The case against old-fashioned surgical masks seemed clear.

“To me it would not seem justifiable to ask healthcare workers to wear surgical masks,” MacIntyre said in an interview.

Then another shocker. A second head-to-head study appeared, this time in the Journal of the American Medical Association. It’s conclusion: surgical masks were just as good as N95 respirators.

The 478 emergency department, medical unit, and pediatric nurses in this Canadian study who were randomized to use a surgical mask when providing care to patients with febrile respiratory illness during the flu season caught seasonal flu at about the same rate as those who wore fit-tested, N95 respirators (23.6% versus 22.9%, P=0.86).

For H1N1 influenza, surgical masks again met noninferiority criteria versus the N95 respirator (8.0% versus 11.9%, P=0.18).

That second study is Surgical Mask vs N95 Respirator for Preventing Influenza Among Health Care Workers: A Randomized Trial, Mark Loeb, Nancy Dafoe, et al. JAMA. 2009;302(17): 1865-1871. It didn’t try to test whether wearing some kind of mask was better than wearing no mask at all.

Those two studies are for health care workers who are trained in how to wear masks and are a select group of especially responsible people, not typical of the population– but who are also experienced at taking care that patients don’t infect them by, e.g., suddenly sneezing in their faces. There is some evidence that masks help in taking care of a sick family member at home— but only during the first two days of symptoms:

The only high-level evidence for efficacy of masks in the community was a trial from Hong Kong — published online last month in the Annals of Internal Medicine — involving flu patients who were randomized to hand hygiene alone or in combination with surgical masks.

Compared with controls, employing hand hygiene alone or with face masks tended to reduce transmission of the flu to those living in the same house, but not significantly so.

However, when these interventions were initiated within 36 hours of symptom onset, face masks plus hand hygiene reduced risk of transmission by a very significant 67%.

It’s not reassuring that surgical masks, though universally worn by surgeons, have been found in the main three big studies to be useless for their original purpose: surgery. Yet doctors keep wearing them anyway!

Three large, randomized controlled trials were conducted in the 1980s to determine once and for all if surgical masks actually did prevent surgical wound infection.

Here, where bacteria were the major concern in wound infection, the enemy targets were larger and might not require the fine filtration necessary to keep a respiratory virus away, researchers theorized.

But the trials “showed absolutely no efficacy” for that original purpose, MacIntyre noted.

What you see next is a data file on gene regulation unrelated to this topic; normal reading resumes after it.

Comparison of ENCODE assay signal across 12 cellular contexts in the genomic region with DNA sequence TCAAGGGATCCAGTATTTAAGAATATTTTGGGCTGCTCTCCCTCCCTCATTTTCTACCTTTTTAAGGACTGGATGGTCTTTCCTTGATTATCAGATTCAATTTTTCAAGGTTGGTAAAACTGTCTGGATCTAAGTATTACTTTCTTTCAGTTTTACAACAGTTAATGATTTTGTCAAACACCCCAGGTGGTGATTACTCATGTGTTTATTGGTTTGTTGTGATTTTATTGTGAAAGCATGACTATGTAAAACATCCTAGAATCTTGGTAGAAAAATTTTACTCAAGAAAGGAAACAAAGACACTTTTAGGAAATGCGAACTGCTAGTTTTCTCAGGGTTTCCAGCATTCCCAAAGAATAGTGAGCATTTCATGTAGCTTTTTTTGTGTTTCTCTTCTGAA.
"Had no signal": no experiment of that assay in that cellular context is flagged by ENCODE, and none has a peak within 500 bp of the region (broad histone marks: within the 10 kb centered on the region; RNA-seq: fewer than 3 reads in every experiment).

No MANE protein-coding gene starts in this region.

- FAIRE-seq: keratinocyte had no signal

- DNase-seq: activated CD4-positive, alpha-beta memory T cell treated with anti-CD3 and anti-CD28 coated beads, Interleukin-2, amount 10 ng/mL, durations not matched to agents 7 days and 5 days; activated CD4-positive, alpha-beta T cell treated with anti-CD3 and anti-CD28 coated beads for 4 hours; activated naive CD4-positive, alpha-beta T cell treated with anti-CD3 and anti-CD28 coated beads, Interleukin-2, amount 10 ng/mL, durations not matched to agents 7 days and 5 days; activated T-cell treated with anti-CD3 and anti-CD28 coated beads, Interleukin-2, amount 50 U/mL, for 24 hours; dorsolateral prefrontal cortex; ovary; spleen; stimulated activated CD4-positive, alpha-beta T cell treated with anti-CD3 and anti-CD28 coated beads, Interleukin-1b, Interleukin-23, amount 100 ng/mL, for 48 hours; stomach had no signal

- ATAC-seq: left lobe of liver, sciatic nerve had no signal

“Really, the surgeon might as well wear nothing on their face,” she said.

Still, the CDC recommends a mask in the operating room, citing long-standing tradition and the benefits of protecting nose and mouth from splashes of blood and other bodily fluids.

MacIntyre noted that a face shield is a better option against splashes because surgeons have to wear eye protection with a mask anyway.

But mask wearing “is so inculcated into the practice of medicine that it’s going to be very hard to change,” said John G. Bartlett, MD, former chief of infectious diseases at Johns Hopkins.

Tradition and aesthetics play a role in the issue. Patients would not accept a surgeon who doesn’t wear a mask because they are so ingrained as a symbol of a safe surgical environment, Bartlett said.

And since the masks are fairly inexpensive and easy to wear, it hasn’t been worth challenging the status quo, he declared.

The kind of studies discussed here have very limited usefulness. That’s because the chief use of masks is probably for people who aren’t in the studies: the slobs. Slobs, or superspreaders, are the people who never cover their sneezes, and who cough right in their face. They’re people who know they have covid-19 but, like George Floyd, the black man who was killed, go right on walking around inside stores and travelling in cars with their friends. They interact with hundreds of people and don’t care whether they infect anybody else in the slightest, even to the extent of sneezing into their hand instead of into the nose of the person they’re talking with. If we can get the slobs to wear masks and keep them on, we’ve gained a lot.

Of course, it isn’t really that we want them to wear a mask. What we really want is for them to be polite. We want them to cover their mouth when they cough and their nose when they sneeze, and not to spit on the floor after they clear their throat, and to wash their hands after they sneeze on them instead of wiping them off on the bathroom doorknob. The obvious policy would be to make sneezing in public a misdemeanor and coughing in public when you have covid-19 a felony. For some reason, people aren’t interested in that, though. They’d rather have everybody wear masks.

Note, too, that there’s no reason for anybody who’s already had covid-19 to wear a mask. They can’t get it, and they can’t transmit it. “Oh, but they might still be able to get it and transmit it!” people say. Yes, it could be that covid-19 is unlike all other viruses (“all”, advisedly– probably you can find some exotic virus, some minor illness people catch in Kirgizhstan, for which this is not true). “Do you have any evidence that people can get covid19 twice in one year?”, I ask. I’ve heard of such claims, but the obvious explanation is that they didn’t have covid-19 as their first or second illness, since the tests do have a false positive rate of more than 0.0000%?

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Pastor Doug Wilson:

Everything rides on whether the masks actually protect anybody, including your neighbor. If they don’t, then the issue is whether you should make sure to look like you are loving your neighbor. The fact that we live in a hypocritical generation can be seen in the fact that appearances suffice for all.